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Questioning CGM: A Lifesaver or an Overhype?

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Raj is diabetic. He is dependent on medicines to keep his blood sugar levels in check. He uses a glucometer once or twice daily to monitor his blood sugar levels. This involves a bit of physical pain. But what makes matters worse is when the readings are haywire, he gets mentally disturbed.

Sudhir is also diabetic. But unlike Raj, he uses a Continuous Glucose Monitor (CGM) to track his sugar levels 24×7. He gets the readings via an app on his phone. He doesn’t need to prick himself, so the pain is obviously reduced. But when his phone beeps with constant alerts, it almost has him hyperventilating with anxiety. Besides, he’s still dependent on medicines to keep his blood sugar levels under control.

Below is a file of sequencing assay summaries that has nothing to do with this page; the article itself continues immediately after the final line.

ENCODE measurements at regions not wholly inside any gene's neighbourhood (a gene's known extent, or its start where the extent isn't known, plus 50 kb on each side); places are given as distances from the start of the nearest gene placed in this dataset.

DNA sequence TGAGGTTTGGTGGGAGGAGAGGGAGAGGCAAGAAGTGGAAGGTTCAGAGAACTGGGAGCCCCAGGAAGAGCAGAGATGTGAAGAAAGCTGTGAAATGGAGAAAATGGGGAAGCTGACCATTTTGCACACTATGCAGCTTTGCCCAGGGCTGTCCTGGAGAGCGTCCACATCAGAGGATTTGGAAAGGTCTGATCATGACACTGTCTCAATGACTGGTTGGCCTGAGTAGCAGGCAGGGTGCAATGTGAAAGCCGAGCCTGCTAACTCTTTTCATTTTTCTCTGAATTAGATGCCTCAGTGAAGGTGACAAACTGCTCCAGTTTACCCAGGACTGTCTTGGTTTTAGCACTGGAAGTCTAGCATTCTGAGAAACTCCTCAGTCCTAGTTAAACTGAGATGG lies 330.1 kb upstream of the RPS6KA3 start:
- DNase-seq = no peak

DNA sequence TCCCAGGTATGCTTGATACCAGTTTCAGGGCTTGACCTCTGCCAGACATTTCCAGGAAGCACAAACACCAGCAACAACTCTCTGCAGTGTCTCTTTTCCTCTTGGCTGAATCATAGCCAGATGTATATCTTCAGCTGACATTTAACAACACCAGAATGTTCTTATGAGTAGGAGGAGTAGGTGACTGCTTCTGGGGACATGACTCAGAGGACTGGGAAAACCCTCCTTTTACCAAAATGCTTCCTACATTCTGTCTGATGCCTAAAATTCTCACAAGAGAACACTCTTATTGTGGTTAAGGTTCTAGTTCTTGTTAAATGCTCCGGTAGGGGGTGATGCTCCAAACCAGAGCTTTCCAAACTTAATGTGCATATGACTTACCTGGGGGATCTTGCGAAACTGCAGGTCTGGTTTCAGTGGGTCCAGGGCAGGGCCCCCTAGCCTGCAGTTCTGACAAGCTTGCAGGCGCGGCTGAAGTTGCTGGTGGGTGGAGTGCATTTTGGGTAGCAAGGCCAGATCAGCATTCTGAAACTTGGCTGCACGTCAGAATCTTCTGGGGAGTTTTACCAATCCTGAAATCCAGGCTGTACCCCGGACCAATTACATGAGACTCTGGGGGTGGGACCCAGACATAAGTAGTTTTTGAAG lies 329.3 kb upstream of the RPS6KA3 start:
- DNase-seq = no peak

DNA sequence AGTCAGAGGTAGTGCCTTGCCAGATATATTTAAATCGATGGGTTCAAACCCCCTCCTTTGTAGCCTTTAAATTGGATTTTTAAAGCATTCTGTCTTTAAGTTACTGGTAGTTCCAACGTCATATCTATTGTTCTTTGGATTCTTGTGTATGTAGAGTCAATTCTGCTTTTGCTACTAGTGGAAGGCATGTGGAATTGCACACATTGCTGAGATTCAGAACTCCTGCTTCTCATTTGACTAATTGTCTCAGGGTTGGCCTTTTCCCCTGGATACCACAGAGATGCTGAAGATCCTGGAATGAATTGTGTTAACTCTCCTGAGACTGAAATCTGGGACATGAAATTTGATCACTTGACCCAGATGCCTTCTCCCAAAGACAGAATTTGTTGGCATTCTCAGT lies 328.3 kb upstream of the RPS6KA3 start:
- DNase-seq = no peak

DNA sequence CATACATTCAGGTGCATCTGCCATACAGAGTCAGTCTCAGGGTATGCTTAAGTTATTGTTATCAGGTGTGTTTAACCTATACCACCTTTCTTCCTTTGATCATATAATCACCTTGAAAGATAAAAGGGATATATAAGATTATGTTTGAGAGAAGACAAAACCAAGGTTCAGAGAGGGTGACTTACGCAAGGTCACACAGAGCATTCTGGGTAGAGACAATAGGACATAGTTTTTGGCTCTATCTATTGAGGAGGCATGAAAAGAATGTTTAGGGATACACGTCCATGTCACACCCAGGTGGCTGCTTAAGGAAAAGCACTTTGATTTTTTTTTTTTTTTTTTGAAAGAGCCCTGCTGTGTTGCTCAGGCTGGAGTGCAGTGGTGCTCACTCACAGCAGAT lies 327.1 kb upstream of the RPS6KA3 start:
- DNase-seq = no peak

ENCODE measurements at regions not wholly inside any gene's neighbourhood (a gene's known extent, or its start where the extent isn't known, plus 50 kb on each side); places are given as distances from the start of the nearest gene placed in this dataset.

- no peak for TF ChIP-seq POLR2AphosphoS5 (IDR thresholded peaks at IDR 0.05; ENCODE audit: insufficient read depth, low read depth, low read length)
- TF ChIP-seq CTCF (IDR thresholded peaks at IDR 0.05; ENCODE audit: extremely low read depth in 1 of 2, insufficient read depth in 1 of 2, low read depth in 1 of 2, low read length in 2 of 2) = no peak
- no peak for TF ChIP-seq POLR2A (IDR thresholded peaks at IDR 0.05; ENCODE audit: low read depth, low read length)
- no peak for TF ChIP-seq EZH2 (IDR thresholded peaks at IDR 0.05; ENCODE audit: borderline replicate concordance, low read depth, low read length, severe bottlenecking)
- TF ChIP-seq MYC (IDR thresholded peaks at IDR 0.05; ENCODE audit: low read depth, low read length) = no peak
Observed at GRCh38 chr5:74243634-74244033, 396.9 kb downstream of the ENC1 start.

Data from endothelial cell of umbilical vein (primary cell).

In contrast to the above two, Rahul has enrolled into the Wellfinity program for diabetes reversal. As per the program protocol, he needs to monitor his blood sugar levels only once a week or a fortnight. He is mentally in a better space and is working peacefully towards reversing the disease.

Now, the question is – which of the above three is more likely to find a sustainable and permanent solution to diabetes? The answer most obviously is Rahul, although it might not be in line with the conventional treatment of diabetes that lays far too much emphasis on blood glucose monitoring. (Do read our earlier blog to gain more insights on whether it is even required).

If you are diabetic, you would perhaps know that the most common tools used to track blood glucose are the normal Glucometers and CGMs or Continuous Glucose Monitoring tools. The basic difference between these tools lies in ‘how’ and ‘when’ they are used.